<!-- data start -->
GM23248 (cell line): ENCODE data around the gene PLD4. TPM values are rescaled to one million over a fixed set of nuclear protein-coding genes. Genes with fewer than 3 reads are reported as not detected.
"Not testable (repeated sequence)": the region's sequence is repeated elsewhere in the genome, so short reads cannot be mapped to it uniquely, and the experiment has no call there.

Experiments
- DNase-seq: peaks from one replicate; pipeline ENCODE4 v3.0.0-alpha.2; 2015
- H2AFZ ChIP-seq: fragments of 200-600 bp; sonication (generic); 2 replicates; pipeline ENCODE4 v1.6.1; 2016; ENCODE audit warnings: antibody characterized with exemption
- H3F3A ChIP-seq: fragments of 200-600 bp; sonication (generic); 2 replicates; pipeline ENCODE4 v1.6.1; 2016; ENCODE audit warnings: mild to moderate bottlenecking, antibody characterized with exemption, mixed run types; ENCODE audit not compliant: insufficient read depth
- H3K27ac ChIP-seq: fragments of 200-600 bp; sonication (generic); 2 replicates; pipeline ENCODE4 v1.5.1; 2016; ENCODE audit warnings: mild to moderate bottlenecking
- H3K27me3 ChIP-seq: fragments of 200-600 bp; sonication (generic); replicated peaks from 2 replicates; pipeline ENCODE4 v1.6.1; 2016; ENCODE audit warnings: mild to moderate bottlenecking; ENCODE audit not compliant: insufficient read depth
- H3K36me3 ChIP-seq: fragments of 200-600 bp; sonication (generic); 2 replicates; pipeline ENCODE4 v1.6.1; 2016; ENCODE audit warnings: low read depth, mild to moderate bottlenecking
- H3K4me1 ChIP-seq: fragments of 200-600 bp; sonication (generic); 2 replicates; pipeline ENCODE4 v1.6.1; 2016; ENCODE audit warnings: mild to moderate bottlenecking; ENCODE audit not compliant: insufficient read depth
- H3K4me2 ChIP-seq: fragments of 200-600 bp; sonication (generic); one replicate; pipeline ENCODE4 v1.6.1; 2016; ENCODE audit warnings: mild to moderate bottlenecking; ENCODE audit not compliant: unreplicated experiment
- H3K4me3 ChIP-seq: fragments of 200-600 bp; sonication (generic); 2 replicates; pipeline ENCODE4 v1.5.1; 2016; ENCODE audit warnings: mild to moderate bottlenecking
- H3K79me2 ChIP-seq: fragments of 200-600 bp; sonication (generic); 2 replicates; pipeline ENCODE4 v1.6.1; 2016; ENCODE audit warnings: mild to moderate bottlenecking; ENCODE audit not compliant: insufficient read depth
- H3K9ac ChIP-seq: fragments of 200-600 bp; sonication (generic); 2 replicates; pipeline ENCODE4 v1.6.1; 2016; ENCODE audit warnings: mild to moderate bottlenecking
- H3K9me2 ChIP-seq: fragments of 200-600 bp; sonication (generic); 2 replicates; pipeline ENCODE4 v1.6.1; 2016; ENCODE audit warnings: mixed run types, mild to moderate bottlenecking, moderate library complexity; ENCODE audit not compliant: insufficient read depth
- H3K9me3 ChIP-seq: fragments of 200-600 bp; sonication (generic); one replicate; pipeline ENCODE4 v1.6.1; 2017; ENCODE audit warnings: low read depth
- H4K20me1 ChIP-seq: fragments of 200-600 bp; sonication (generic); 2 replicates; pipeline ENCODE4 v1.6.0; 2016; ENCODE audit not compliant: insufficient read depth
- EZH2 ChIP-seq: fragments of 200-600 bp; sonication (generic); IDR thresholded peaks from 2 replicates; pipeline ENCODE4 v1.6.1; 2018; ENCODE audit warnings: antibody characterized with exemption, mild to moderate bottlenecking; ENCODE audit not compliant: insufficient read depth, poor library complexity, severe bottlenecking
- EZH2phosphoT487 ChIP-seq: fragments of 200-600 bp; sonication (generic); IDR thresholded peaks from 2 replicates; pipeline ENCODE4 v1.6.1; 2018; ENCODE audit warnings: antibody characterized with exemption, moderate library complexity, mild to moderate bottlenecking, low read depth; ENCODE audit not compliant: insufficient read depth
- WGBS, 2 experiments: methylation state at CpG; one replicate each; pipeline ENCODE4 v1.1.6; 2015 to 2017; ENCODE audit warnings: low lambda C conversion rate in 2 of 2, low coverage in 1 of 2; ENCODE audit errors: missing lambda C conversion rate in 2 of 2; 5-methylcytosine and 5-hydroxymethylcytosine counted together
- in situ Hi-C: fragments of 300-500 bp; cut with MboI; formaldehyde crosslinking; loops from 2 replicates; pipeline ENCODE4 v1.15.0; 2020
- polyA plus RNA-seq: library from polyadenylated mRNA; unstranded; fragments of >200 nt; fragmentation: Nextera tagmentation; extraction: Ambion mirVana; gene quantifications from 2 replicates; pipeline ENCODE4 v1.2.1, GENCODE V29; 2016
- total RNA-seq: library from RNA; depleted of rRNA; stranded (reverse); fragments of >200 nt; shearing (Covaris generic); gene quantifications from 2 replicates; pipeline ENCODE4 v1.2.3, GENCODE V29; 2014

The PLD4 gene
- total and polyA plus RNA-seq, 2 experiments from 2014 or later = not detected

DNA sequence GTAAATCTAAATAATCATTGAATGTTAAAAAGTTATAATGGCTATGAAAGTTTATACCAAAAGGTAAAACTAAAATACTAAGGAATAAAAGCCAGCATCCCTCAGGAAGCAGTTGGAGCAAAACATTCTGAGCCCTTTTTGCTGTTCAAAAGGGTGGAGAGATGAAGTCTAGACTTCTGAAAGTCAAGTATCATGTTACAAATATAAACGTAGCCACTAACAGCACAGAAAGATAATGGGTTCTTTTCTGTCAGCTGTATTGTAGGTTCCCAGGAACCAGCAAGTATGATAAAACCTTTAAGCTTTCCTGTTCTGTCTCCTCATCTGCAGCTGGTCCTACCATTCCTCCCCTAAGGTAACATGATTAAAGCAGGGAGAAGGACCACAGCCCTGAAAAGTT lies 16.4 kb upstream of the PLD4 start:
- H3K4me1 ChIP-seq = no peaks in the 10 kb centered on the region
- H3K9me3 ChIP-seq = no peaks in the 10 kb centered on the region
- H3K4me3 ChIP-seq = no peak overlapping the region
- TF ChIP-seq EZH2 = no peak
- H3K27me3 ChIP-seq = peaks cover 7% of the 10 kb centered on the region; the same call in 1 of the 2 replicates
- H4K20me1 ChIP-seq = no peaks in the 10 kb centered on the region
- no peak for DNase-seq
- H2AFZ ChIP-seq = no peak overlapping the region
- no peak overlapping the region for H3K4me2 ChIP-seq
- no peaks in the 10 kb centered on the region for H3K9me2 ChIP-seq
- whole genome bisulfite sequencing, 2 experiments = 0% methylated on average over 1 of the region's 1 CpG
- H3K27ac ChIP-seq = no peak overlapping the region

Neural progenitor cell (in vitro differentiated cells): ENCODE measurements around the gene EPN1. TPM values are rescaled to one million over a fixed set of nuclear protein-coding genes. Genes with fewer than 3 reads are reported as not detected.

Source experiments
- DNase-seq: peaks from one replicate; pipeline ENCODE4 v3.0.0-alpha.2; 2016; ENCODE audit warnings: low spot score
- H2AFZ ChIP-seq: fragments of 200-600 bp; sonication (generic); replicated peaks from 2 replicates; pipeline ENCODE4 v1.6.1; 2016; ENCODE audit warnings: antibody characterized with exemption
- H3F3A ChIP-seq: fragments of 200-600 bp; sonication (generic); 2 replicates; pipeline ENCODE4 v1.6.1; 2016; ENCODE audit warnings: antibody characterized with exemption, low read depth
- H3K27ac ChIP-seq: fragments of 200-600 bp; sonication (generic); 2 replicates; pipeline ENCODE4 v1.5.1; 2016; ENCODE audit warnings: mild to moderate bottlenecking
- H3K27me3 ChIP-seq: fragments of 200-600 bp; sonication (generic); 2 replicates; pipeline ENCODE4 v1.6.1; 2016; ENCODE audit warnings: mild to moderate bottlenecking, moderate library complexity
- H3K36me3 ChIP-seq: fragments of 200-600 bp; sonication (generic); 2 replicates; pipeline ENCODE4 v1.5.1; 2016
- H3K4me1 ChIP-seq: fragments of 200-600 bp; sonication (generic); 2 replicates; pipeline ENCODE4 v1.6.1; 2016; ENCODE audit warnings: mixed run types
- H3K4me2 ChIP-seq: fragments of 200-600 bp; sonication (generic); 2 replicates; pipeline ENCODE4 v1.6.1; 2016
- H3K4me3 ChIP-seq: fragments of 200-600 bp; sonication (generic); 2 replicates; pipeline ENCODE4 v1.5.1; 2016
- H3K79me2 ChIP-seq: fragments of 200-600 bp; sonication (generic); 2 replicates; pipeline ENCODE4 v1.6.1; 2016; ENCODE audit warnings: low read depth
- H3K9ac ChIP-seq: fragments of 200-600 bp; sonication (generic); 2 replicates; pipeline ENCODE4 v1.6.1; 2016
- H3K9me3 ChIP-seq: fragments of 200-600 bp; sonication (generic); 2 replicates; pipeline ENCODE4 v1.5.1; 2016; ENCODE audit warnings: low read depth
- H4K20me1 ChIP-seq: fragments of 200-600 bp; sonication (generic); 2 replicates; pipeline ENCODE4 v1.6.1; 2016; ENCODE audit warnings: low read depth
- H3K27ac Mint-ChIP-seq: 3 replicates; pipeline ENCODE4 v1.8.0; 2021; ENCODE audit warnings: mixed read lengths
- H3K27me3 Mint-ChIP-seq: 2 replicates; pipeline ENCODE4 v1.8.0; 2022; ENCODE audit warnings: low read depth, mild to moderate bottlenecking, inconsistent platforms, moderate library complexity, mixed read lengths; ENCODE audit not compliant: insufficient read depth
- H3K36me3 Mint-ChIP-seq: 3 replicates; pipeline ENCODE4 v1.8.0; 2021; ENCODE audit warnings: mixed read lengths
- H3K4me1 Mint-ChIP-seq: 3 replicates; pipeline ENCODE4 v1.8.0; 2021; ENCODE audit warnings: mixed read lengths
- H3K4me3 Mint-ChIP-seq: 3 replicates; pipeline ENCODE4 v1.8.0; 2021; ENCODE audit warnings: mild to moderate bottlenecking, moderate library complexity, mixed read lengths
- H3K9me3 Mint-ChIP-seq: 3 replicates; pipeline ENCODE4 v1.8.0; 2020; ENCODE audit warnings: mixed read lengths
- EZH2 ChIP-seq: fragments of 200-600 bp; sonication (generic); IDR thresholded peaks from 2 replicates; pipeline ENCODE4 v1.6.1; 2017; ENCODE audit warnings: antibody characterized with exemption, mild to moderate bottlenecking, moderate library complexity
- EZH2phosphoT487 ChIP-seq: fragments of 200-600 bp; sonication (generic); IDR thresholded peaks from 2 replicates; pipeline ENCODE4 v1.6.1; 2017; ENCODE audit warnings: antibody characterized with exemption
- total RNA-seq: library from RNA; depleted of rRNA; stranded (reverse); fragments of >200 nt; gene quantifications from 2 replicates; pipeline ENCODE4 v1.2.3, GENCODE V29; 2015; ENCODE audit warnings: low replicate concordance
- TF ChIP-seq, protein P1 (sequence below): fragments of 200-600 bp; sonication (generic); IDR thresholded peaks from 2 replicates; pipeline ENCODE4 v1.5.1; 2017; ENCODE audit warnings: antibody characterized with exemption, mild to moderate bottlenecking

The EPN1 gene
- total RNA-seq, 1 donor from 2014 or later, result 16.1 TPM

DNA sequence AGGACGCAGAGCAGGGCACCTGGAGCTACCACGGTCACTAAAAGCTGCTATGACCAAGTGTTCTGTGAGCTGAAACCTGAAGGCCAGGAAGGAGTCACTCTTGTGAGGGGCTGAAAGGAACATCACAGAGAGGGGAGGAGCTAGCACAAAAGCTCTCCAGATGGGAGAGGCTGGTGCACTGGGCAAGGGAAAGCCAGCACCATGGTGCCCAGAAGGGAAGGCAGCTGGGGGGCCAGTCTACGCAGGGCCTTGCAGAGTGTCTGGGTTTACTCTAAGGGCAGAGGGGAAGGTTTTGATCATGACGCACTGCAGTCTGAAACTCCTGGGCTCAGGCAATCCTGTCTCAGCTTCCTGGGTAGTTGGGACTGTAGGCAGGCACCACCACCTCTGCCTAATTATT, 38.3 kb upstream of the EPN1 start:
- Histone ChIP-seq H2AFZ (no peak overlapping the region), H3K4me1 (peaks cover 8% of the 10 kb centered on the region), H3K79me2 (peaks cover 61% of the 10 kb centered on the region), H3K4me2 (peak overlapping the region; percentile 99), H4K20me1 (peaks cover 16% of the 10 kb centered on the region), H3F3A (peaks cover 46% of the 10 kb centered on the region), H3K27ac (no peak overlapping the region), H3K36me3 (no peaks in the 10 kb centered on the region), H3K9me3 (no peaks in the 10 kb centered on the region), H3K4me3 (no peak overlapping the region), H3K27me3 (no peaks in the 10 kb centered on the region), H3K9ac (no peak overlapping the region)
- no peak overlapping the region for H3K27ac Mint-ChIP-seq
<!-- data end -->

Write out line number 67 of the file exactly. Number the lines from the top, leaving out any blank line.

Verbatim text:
- Histone ChIP-seq H2AFZ (no peak overlapping the region), H3K4me1 (peaks cover 8% of the 10 kb centered on the region), H3K79me2 (peaks cover 61% of the 10 kb centered on the region), H3K4me2 (peak overlapping the region; percentile 99), H4K20me1 (peaks cover 16% of the 10 kb centered on the region), H3F3A (peaks cover 46% of the 10 kb centered on the region), H3K27ac (no peak overlapping the region), H3K36me3 (no peaks in the 10 kb centered on the region), H3K9me3 (no peaks in the 10 kb centered on the region), H3K4me3 (no peak overlapping the region), H3K27me3 (no peaks in the 10 kb centered on the region), H3K9ac (no peak overlapping the region)